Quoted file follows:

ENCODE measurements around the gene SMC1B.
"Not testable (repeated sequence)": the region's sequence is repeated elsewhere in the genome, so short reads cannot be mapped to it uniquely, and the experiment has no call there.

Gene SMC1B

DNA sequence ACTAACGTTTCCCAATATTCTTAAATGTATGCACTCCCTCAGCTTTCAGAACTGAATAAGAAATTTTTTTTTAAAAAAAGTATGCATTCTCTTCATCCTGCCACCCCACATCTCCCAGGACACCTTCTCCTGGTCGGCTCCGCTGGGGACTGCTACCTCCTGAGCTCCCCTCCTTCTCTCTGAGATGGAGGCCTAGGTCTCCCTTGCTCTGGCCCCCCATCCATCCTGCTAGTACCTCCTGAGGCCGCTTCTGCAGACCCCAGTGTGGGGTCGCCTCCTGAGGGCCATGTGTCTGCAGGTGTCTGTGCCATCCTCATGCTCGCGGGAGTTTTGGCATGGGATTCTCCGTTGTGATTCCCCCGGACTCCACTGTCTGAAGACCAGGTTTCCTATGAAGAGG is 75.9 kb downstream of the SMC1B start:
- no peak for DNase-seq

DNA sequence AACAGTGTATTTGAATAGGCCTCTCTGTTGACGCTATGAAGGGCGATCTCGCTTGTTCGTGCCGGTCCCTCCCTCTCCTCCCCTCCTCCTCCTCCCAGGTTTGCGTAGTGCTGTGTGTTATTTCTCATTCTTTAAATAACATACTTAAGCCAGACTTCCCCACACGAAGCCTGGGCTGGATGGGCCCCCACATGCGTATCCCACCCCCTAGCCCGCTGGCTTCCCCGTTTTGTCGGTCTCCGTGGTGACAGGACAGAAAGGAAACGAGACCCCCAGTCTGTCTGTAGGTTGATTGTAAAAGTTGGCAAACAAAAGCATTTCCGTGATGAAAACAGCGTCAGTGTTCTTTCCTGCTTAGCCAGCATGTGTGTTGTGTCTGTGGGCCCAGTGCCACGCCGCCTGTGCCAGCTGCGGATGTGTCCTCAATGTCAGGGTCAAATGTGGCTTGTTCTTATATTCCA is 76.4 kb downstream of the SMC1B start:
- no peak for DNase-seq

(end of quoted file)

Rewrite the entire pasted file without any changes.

ENCODE measurements around the gene SMC1B.
"Not testable (repeated sequence)": the region's sequence is repeated elsewhere in the genome, so short reads cannot be mapped to it uniquely, and the experiment has no call there.

Gene SMC1B

DNA sequence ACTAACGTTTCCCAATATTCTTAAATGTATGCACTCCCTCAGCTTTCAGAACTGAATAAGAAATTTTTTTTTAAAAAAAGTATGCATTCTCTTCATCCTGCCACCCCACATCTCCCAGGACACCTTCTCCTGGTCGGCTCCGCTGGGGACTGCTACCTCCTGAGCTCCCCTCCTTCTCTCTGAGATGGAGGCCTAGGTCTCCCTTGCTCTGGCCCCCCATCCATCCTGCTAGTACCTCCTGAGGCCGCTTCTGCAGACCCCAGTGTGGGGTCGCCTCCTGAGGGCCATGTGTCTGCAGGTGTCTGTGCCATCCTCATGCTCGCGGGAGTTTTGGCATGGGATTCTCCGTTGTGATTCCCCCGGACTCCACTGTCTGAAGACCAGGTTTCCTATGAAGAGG is 75.9 kb downstream of the SMC1B start:
- no peak for DNase-seq

DNA sequence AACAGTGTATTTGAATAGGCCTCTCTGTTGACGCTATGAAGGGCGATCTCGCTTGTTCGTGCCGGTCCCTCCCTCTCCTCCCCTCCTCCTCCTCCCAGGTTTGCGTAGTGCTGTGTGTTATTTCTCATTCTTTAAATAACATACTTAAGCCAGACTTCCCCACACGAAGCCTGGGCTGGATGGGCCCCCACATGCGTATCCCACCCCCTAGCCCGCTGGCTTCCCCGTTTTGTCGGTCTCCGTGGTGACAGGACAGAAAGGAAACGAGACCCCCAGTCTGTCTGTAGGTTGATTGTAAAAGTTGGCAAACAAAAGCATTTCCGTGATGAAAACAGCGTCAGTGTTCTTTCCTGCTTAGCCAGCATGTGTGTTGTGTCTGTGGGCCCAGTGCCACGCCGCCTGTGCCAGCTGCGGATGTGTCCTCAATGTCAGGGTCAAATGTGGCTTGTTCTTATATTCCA is 76.4 kb downstream of the SMC1B start:
- no peak for DNase-seq